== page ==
Brexit and life sciences: a British conundrum, an Australian perspective
Britain has a long tradition of excellence in developing medical breakthroughs. The breakthrough that transformed the world of medicine, penicillin, was discovered by Alexander Fleming, a Brit from Scotland, in 1928. But it was an Australian, Howard Florey, who during World War II led the team at Oxford University and, together with Ernst Chain, a refugee from Nazi Germany, took Fleming’s scientific discovery and turned it into an antibiotic that could be used to treat infections. Fleming and Florey met at Oxford in 1940.
There are more opinion pieces and blogs written about Brexit each day in Britain right now than there are dogs being walked around Hampstead Heath. Amid the myriad of the discussions about Brexit and its impact on Britain, one key issue is how Britain’s economy will need to evolve with the departure from the EU. Many commentators, from the Prime Minister down, have suggested that Britain will need to change its economic and industrial strategy, essentially pivoting the British economy to a more global focus.
There is a major revamp of British trade and industrial policy underway, driven by the imperative for Britain to be a more self-reliant, globally competitive economy once it leaves the EU in 2019. The British Government has just released a major new industrial strategy with both eyes firmly fixed on Brexit.
Britain is also revamping its trade policy to focus more on the World Trade Organization (WTO) multilateral system and developing new trade agreements with non-EU countries. At the same time, the British Government is wanting to negotiate a good trade deal with the EU post-Brexit and develop a transition plan for trade and regulations after Britain leaves in 2019. It’s a major public policy juggling act. The business sector is pushing for some certainty on the transition arrangements as soon as possible.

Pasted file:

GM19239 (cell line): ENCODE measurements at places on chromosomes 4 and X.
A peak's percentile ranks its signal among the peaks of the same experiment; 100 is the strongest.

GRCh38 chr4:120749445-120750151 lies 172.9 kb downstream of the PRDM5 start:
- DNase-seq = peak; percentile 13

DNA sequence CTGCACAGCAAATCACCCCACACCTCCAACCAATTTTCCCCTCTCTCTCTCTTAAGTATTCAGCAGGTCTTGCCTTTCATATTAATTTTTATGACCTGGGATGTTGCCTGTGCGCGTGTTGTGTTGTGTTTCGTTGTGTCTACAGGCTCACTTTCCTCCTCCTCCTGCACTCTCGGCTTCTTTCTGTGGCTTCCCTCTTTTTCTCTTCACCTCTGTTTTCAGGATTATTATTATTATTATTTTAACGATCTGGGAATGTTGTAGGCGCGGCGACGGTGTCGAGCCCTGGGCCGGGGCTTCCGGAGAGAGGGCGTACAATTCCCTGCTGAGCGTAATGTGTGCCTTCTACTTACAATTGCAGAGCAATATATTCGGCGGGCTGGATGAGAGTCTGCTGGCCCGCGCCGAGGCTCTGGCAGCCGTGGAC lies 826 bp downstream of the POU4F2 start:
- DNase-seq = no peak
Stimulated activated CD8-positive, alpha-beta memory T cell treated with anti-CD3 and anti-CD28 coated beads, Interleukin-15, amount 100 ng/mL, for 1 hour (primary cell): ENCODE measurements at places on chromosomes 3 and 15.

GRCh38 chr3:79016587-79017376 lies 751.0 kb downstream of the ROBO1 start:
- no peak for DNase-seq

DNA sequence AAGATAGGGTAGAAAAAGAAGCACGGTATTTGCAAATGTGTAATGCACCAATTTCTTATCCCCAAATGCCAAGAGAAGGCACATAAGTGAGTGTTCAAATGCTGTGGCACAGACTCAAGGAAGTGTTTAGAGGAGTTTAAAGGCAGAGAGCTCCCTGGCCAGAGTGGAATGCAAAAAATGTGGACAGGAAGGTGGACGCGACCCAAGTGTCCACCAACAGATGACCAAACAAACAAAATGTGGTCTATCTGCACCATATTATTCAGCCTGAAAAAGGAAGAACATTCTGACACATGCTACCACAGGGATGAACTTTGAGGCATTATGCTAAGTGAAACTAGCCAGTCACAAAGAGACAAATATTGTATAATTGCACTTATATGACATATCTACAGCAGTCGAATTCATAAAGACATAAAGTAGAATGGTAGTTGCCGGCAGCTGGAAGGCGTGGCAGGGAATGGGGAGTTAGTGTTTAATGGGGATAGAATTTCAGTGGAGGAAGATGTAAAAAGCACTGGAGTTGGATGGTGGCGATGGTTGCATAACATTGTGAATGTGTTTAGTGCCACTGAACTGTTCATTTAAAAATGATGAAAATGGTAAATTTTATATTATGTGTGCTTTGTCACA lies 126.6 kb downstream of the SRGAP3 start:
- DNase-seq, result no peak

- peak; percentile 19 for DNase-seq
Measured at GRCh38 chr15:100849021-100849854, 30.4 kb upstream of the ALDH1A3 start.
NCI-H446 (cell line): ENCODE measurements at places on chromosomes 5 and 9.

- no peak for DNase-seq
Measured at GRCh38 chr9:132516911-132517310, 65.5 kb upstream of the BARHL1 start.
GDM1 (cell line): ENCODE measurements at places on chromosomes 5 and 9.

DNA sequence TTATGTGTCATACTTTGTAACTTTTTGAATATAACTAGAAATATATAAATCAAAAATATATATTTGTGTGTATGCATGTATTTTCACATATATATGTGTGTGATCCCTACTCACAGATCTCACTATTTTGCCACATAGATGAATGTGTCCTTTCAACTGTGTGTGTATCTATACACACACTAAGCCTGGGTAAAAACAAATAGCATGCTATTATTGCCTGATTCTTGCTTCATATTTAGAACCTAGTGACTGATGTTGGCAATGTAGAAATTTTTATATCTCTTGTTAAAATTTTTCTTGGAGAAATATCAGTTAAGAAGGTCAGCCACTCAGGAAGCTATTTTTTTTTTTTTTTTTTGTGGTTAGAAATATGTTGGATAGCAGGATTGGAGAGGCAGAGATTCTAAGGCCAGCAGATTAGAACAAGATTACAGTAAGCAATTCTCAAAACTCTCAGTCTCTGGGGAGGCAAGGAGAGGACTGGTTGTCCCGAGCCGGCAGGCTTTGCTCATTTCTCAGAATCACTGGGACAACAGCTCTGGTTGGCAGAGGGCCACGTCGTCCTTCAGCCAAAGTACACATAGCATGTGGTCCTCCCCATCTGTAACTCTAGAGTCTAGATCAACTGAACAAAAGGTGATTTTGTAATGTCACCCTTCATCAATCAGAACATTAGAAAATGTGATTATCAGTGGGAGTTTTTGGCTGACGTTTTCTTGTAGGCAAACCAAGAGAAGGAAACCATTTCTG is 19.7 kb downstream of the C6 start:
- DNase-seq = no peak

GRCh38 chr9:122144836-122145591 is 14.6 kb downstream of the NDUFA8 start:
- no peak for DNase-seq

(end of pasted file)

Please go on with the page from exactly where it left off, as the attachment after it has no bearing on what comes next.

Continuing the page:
For the British pharmaceutical industry, Brexit represents both a risk but also an opportunity. British and other European pharmaceutical industry associations have warned that there are real risks from the unravelling of integrated supply chains in Europe which could undermine the availability of medicine for patients in both the UK and Europe if regulatory issues are not resolved. Every month 45 million of EU patients’ medicine packs are supplied from the UK, while 37 million UK patients’ medicine packs are supplied from the EU. This is one of the key transition issues the British Government will have to address soon. The free movement of highly skilled industry staff across borders between Britain and EU countries is another issue, as is simply having enough time to sort out all of the issues ahead of the March 2019 deadline. Getting a suitable transition plan for regulation of medicines as soon as possible is also critical.
The pharmaceutical industries in Britain and the rest of Europe, led by their respective industry associations, have spent a significant amount of effort working out how they are going to manage Brexit in a way that ensures sustainability of the industry and continued patient access to medicines in both geographies. Also involved have been their respective biotech sectors. It’s an example of the private sector taking the lead to find policy solutions and not waiting for governments to come up with all the answers.